Mercuric chloride, but not methylmercury, inhibits glutamine synthetase activity in primary cultures of cortical astrocytes

Jeffrey W. Allen, Lysette A. Mutkus, Michael Aschner

Research output: Contribution to journalArticlepeer-review

47 Scopus citations


Methylmercury (MeHg) is highly neurotoxic with an apparent dose-related latency period between time of exposure and the appearance of symptoms. Astrocytes are known targets for MeHg toxicity and a site of mercury localization within the central nervous system (CNS). Glutamine synthetase (GS) is an enzyme localized predominately within astrocytes. GS converts two potentially toxic molecules, glutamate and ammonia, to the relatively non-toxic amino acid, glutamine. During prolonged exposure to MeHg, inorganic mercury (I-Hg) accumulates within the brain, suggesting in situ demethylation of MeHg to I-Hg. To determine if speciation of mercurials would differentially alter GS activity and expression, neonatal rat primary astrocyte cultures were exposed to MeHg or mercuric chloride (HgCl2) for 1 or 6 h. MeHg produced no changes in GS activity, protein, or mRNA at any time or dose tested. In contrast, HgCl2 produced a dose dependent decrease in astrocytic GS activity at both 1 and 6 h. There were no changes in GS protein or mRNA levels following HgCl2 exposure. Additional studies were carried out to determine GS activity in cell lysates incubated with HgCl2 or MeHg. In cell lysates, HgCl2 was three-times more potent than MeHg in inhibiting GS activity. The inhibition of GS activity in cell lysates by HgCl2 was reversed by the addition of dithiothreitol (DTT), while DTT did not restore GS activity following MeHg. These data suggest that astrocytic GS activity is not inhibited by physiologically relevant concentrations of MeHg, but is inhibited by I-Hg, which is present in CNS following chronic MeHg exposure.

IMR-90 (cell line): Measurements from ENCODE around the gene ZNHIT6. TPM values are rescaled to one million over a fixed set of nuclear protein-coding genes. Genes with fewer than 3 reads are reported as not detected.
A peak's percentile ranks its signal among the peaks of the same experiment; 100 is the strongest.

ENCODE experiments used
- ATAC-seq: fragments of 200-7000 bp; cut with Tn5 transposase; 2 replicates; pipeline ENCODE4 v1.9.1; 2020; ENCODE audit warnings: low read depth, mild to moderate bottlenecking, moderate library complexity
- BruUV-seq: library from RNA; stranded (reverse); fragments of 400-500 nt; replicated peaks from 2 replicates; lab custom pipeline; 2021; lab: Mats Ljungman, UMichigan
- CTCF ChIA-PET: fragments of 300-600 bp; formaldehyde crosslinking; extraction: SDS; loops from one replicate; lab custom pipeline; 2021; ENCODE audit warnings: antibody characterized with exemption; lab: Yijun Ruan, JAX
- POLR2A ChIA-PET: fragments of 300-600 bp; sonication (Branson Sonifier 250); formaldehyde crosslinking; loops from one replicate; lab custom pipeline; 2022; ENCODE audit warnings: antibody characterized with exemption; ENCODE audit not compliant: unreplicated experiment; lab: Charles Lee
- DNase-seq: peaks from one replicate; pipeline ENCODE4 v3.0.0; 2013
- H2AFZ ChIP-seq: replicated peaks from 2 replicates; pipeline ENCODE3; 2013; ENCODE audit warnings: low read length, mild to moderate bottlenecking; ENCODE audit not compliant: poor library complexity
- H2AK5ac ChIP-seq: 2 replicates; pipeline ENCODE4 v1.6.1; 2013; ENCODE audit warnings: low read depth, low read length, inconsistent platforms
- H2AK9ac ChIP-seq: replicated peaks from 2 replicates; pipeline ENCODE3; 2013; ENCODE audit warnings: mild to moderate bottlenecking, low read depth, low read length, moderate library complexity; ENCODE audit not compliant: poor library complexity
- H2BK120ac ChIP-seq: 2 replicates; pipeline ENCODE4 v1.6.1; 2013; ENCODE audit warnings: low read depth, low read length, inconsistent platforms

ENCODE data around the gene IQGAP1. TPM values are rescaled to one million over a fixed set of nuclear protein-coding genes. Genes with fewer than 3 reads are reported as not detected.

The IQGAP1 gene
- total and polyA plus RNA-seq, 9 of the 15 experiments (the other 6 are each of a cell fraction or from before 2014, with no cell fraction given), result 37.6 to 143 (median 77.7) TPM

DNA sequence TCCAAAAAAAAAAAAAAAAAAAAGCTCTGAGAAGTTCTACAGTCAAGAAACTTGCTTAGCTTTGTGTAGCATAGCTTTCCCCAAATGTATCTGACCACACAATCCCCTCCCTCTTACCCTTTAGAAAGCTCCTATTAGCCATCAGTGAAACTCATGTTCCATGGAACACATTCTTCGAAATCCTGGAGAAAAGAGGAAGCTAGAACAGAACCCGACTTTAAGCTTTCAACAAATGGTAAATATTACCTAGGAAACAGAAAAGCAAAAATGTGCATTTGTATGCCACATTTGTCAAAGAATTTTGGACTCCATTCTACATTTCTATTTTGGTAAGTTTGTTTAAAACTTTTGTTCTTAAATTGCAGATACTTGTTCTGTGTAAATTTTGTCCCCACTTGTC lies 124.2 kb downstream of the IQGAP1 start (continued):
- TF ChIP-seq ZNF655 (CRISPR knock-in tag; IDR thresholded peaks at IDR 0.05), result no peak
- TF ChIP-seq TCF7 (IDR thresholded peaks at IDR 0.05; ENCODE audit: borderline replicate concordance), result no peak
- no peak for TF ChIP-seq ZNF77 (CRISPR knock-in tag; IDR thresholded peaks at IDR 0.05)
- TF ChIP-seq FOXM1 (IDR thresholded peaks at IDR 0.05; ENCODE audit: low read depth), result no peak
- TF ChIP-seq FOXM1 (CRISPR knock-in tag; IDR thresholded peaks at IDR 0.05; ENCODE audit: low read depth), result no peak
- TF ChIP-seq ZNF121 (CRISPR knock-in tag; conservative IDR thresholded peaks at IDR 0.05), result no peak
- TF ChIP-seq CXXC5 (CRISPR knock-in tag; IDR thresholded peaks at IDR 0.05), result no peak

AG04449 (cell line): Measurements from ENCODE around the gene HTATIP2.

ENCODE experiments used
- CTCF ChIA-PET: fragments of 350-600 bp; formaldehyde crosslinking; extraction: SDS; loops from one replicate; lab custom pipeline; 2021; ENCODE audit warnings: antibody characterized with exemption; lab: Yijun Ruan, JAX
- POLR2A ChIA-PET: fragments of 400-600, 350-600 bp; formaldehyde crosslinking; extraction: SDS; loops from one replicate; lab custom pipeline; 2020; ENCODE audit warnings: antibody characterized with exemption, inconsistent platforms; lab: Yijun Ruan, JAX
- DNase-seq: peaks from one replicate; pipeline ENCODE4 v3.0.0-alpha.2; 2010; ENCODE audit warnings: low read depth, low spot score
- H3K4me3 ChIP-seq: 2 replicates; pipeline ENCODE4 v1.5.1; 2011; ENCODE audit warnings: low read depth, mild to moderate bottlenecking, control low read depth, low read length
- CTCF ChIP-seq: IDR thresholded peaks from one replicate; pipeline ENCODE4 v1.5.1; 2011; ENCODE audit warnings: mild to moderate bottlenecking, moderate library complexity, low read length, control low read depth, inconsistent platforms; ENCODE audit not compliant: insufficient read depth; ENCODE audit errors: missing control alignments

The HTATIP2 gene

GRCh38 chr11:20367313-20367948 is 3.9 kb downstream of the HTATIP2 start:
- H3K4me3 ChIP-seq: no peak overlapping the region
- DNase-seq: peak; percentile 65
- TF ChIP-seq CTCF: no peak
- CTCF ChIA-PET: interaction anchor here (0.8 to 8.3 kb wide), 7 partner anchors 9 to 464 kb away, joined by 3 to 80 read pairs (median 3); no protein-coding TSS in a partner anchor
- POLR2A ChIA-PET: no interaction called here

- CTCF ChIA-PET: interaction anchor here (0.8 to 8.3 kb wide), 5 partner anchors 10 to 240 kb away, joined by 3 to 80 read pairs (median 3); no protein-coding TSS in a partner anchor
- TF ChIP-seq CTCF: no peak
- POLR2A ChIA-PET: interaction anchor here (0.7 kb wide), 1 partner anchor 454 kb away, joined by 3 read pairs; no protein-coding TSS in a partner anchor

Original languageEnglish (US)
Pages (from-to)148-157
Number of pages10
JournalBrain research
Issue number1-2
StatePublished - Feb 9 2001
Externally publishedYes


  • Astrocytes
  • Glutamine synthetase
  • Mercury
  • Methylmercury

ASJC Scopus subject areas

  • Neuroscience(all)
  • Molecular Biology
  • Clinical Neurology
  • Developmental Biology


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